There are numerous examples of professional sports leagues that have failed. Australia has witnessed professor soccer (National Soccer League) and rugby leagues (Super League, Australian Rugby Football League) disappear, be restructured, or reintroduced under a new brand and name (soccer: A-League, rugby league: National Rugby league) (MacDonald & Karg & Lock, 2010; Commonwealth of Australia, 2006). North America has seen the closure of a number of professional sports leagues such as the XFL (American Football), World Hockey Association (Ice Hockey), and the Canadian Soccer League (Football/Soccer) (Bostwick, 2007; Golokhov, nd). There are numerous reasons why these professional sports leagues fail. Poor earning potential, limited attendance or fan base, the economy, the structure of the game, or the effectiveness of the organizational culture and structure are but a few.
In 2009, the top tier professional sports league for the highest ranked team sport in the non-organized participation category in Australia (Interim Board of Basketball Australia, 2008), the National Basketball League (NBL), was reorganized and placed under the control of Australia's national sport organization (NSO) for basketball, Basketball Australia (BA). This came about due to the ongoing volatility of this professional sports league since its inception in 1979. Prior to the reorganization, the league was under the governance of the NBL team owners. The league was restructured and relaunch under the same name (NBL) in October 2010 (NBL, 2010).
NSO roles traditionally do not include the governance of a professional sports league, but rather focus on sports development, high performance, funding acquisition, and being the national representative of the sport in their country and to that sport's international federation. Basketball in Australia was different.
This study critically analyzed the strategies implemented by BA in 2009 in their endeavor to improve the status of the NBL within the Australian sports market. The research sough answers to the following questions: What were the trends within failing professional sports leagues? (National Soccer League, Super League, Australian Rugby Football League); What steps could professional sports leagues take to ensure their league survival?; Should a government funded National Sporting Organization (in this case Basketball Australia) govern country's premier professional sports league such as the NBL?; Would the implementations of current strategies make the league more successful that it was in the early 90s? (financial status, sponsorship revenue, competition level, game product, fan interest/television viewership)
A qualitative research methodology was used in this study. The two qualitative research techniques used were in-depth interviews and a content analysis of secondary research data. The data collection phrase of the in-depth interviews was from October 9, 2009 to November 9, 2209. The research participants were randomly selected based on accessibility. The research participants were from the following organizations: Basketball Australia - Chief Executive Officer, National Team Assistant Coach/Former NBL Player (National Sport Organization), Basketball Queensland - Sport Development Officer (State Sport Organization), Gold Coast Blaze - Owner, Chief Executive Officer, General Manager (NBL team) All in-depth interviews, except one, were tape-recorded and were conducted in person on the Gold Coast, Queensland, Australia. The one interview not done face-to-face was conducted over the telephone.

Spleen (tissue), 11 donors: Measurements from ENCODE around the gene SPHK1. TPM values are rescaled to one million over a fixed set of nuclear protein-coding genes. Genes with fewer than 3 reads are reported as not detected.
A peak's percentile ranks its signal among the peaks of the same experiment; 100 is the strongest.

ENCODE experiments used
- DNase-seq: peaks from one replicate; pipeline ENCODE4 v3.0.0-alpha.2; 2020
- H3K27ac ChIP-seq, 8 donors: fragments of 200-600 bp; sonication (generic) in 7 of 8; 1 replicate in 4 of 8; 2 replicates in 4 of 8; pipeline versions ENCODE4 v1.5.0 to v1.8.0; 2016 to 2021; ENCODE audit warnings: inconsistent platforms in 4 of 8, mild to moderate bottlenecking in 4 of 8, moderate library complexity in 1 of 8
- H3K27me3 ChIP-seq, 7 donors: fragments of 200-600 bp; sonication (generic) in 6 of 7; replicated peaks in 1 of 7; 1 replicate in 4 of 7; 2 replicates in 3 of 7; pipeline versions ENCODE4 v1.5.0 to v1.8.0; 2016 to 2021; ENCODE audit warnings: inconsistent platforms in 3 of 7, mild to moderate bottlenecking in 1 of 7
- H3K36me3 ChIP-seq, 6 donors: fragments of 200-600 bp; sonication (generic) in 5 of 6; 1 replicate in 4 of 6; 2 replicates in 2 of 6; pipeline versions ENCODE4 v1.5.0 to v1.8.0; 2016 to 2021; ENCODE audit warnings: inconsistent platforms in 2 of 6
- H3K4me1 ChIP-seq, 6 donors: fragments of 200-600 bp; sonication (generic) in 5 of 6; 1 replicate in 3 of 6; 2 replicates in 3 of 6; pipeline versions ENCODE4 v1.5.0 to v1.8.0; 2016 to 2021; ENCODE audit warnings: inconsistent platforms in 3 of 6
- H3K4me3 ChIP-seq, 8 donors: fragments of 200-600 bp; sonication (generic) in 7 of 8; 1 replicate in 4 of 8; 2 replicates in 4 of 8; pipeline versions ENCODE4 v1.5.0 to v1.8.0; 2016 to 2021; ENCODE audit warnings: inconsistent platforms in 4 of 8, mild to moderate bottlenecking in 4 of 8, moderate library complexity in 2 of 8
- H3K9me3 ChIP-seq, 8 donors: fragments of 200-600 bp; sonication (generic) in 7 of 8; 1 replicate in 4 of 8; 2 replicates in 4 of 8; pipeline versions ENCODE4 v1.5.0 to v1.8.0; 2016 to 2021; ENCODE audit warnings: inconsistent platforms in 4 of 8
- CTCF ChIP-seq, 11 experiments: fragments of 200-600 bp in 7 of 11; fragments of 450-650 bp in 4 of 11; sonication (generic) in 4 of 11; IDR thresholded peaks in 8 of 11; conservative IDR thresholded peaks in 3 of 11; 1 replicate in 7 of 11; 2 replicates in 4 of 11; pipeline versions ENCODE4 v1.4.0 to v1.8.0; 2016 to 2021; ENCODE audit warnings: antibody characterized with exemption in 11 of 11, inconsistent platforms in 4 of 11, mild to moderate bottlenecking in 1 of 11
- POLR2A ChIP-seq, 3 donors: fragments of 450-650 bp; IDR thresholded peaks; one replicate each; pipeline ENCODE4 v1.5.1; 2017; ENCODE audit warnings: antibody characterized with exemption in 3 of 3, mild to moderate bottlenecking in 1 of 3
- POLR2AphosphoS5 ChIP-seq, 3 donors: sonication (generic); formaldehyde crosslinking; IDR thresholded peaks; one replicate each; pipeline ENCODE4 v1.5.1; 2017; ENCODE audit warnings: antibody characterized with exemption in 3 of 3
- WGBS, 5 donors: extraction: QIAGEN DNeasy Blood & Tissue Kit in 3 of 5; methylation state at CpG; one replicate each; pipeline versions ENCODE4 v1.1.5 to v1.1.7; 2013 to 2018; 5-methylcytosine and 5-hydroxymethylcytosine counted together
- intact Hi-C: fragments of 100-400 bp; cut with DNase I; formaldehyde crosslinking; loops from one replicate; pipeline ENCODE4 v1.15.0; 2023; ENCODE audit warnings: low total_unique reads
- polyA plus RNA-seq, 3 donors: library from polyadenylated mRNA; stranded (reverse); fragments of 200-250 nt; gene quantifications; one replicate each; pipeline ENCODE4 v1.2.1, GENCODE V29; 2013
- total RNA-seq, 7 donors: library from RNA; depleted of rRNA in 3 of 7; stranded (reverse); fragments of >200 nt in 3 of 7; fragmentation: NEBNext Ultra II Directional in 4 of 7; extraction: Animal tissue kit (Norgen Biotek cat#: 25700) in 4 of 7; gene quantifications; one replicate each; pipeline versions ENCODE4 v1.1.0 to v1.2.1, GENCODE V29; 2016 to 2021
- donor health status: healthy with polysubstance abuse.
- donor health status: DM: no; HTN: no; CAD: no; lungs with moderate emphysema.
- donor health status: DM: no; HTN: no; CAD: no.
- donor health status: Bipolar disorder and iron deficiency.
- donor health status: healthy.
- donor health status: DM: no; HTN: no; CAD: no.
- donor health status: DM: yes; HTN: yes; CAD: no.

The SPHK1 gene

The two secondary data documents sets used for the content analysis were: Commercial Reform of Basketball in Australia: Board Statements of Future Directions, Commercial Reform of Basketball in Australia: Financial Model.
The analysis of the data was coded by the author. Six themes arose from the coded data and they were: The organizational structure of the old NBL; The failure of the old NBL; The power transition of the NBL from NBL owners to BA; The organizational structure of the new NBL; Implementation strategies BA adapted to the new NBL; Criticisms of the new NBL.
The research concluded that certain trends have been found with regards to failing professional sports leagues. These included poor leadership; the entertainment factor, or lack thereof, of the sport; small attendances; and the inability to secure television contracts. An implication of the study is additional changes were needed in order for the league to sustain itself long-term in regards to the NBL. However it was unclear whether or not BA was the right organization to govern the NBL.
The limitations of this research study are: research participants were mostly from one region, the data collected was coded by hand, the inability of gaining access to documents, and the research only captured the restructuring process (did not see how the end product).
Available at: http://works.bepress.com/winstonwinghongto/4/